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Police (Ethnic Minorities)

Mr. Holloway: To ask the Secretary of State for the Home Department what steps he is taking to increase the number of recruits from ethnic minorities into the police; whether a target has been set for the Metropolitan Police Service; and whether this target has been broken down by (a) ethnic and (b) other minority groups. [64159]

Hazel Blears: It remains the Government's policy that the composition of the police workforce should reflect the communities which it serves. The Police Service continues to make progress against the Home Secretary's recruitment targets for 2009, and all forces are committed to recruit from minority ethnic groups in proportion to, or at a level above, their representation in the local economically active population. Performance against this objective is a key performance indicator in the Policing Performance Assessment Framework.

The Home Office is working with the Police Service to accelerate the pace of change. The measures currently in hand include promoting the use of outreach workers in police forces, engagement with student faith societies and black students' unions to encourage applications from minority ethnic graduates and measures to increase minority ethnic applications to the High Potential Development Scheme. The Home Office has developed in collaboration with force recruitment departments materials aimed at increasing recruitment from minority ethnic groups, including multi-lingual recruitment material, a toolkit providing best practice guidance for familiarisation events and a video to familiarise applicants with police assessment and selection procedures.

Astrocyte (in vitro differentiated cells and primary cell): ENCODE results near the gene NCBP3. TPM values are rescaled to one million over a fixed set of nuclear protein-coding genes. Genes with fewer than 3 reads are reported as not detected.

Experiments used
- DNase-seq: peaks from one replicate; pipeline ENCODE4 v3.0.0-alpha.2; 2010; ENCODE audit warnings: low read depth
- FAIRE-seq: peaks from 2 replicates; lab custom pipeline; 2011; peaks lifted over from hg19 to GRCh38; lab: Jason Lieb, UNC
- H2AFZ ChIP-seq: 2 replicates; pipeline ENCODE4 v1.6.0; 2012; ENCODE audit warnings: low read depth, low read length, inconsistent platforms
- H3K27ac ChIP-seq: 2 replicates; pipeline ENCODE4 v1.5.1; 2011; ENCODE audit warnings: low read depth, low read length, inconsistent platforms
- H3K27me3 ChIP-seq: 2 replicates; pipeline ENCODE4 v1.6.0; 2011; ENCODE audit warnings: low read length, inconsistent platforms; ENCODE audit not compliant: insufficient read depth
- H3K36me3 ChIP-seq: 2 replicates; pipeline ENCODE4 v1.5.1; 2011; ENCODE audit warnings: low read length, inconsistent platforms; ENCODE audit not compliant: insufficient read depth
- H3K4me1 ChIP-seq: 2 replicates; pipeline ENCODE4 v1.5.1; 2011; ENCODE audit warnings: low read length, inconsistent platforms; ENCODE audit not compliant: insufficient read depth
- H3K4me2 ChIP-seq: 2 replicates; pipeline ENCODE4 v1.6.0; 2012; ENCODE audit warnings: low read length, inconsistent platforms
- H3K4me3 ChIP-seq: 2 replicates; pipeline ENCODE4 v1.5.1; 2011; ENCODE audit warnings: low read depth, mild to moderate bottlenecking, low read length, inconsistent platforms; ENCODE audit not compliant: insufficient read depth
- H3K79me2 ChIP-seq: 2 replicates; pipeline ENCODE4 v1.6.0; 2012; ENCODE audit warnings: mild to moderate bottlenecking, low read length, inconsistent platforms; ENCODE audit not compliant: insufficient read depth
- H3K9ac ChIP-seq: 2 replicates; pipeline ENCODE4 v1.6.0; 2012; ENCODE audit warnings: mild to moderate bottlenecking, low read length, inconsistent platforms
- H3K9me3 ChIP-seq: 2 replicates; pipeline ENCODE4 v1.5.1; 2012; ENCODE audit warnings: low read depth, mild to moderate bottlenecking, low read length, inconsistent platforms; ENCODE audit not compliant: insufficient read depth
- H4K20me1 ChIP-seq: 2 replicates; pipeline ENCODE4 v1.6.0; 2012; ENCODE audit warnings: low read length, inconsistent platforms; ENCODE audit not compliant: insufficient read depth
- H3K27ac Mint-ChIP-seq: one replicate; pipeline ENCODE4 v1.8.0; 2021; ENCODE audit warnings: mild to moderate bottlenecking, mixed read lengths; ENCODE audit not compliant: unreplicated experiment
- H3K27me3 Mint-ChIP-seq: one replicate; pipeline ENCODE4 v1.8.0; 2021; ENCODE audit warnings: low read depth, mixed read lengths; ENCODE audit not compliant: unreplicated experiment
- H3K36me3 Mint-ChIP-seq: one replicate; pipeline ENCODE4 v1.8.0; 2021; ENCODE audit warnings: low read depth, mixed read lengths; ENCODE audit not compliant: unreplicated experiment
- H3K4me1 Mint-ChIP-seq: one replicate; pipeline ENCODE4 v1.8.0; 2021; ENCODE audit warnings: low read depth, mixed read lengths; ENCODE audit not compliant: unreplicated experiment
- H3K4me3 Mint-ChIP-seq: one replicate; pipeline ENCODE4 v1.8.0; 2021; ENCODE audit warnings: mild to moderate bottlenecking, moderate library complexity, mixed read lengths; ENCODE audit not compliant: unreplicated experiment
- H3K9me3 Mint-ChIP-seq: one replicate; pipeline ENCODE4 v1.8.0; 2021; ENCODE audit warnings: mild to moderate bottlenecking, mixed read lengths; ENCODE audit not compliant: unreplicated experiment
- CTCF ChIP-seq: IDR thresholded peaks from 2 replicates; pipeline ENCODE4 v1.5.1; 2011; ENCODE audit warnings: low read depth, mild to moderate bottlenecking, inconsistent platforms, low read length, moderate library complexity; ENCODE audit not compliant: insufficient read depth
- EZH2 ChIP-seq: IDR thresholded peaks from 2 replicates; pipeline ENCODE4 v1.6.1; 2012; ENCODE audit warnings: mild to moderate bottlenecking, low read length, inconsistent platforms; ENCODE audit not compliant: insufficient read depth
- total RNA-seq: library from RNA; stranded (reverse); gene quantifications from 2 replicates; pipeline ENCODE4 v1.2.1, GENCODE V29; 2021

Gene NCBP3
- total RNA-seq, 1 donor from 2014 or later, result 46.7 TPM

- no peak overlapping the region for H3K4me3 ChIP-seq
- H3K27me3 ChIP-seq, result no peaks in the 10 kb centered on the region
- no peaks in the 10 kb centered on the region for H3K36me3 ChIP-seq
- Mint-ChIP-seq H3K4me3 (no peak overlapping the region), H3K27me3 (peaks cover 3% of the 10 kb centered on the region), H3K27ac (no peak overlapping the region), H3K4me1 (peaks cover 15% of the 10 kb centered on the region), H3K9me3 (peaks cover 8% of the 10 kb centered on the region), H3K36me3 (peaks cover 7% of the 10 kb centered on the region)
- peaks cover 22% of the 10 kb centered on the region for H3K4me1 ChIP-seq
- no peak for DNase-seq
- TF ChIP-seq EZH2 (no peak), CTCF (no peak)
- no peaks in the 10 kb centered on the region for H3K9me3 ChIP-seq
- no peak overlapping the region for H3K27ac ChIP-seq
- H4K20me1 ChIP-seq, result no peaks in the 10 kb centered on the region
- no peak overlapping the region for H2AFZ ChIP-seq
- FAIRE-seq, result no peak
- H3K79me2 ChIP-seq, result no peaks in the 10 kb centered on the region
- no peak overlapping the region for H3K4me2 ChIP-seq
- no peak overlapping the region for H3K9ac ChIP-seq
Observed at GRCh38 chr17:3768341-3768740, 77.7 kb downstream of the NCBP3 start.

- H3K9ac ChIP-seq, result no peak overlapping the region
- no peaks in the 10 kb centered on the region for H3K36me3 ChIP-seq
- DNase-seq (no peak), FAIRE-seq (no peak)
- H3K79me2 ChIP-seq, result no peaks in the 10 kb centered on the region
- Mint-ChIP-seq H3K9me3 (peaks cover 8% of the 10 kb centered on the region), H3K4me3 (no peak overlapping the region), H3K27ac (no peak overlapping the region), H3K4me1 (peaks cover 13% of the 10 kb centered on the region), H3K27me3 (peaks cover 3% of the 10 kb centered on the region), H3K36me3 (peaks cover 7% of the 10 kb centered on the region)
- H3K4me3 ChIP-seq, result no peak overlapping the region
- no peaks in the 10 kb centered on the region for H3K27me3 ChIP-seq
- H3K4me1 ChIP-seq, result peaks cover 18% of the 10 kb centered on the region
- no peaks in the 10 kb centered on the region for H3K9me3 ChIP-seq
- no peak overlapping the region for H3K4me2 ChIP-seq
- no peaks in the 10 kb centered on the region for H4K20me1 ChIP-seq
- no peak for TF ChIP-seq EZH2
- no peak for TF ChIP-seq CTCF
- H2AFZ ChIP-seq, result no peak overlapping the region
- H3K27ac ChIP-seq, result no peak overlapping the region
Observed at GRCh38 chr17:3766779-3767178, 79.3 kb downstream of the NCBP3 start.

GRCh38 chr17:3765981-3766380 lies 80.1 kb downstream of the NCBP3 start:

In 1999, two per cent of police officers were from minority ethnic communities, the latest available figures show that at 31 March 2005 black and minority ethnic police officers made up 3.5 per cent. of total officer strength and that minority ethnic representation across the Service as a whole, including special constables and police staff, stood at 4.6 per cent.

The Home Secretary's Employment Targets which were published in 1999 set the Metropolitan Police a target of 25 per cent. ethnic minority representation within the force to be achieved by 2009. The latest available figures show that as at 31 March 2005; 7 per cent. of police officers (an increase from 3.3 per cent. in 1999), 20.8 per cent. of special constables (an increase from 13.9 per cent. in 1999) and 21.9 per cent. of police staff (an increase from 14.6 per cent. in 1999) within the Metropolitan Police were from ethnic minorities. The target set for the Metropolitan Police is based solely on ethnicity.
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Probation Service

Mr. Amess: To ask the Secretary of State for the Home Department what action was taken in each year since 1997 to address each complaint about (a) Essex and (b) Southend probation service. [48871]

Fiona Mactaggart: In 2001 the Secretary of State agreed the National Complaints Procedure that enables local probation areas to handle complaints. Each complaint made about the Essex probation service is investigated under a three stage process. The three stages are: informal investigation by the local office, formal investigation by the chief officer or a senior officer nominated by the chief officer, and finally the appeal stage when a panel of three board members hears the appeal. Unresolved local complaints can be escalated to the independent Prison and Probation Ombudsman.

Essex probation area will maintain their own record of complaints received from offenders and the outcome of these cases.

Public Order

Mr. Amess: To ask the Secretary of State for the Home Department what steps are being taken to tackle antisocial behaviour in Southend West; and if he will make a statement. [64211]

Hazel Blears: Southend on Sea is an action area—one of 50 areas across the country who work closely with the Home Office to ensure a high level of commitment to tackle antisocial behaviour locally.

With effect from 18 April, South Eastern Division of Essex Police is adopting Neighbourhood Policing, some two years before the national due date. Each Neighbourhood Policing Team will have a nominated officer who will be able to take calls relating to non emergency calls, including antisocial behaviour. Southend Antisocial Behaviour Team are in the process of setting up community engagement panels in which residents will have a direct input into the policing of their areas.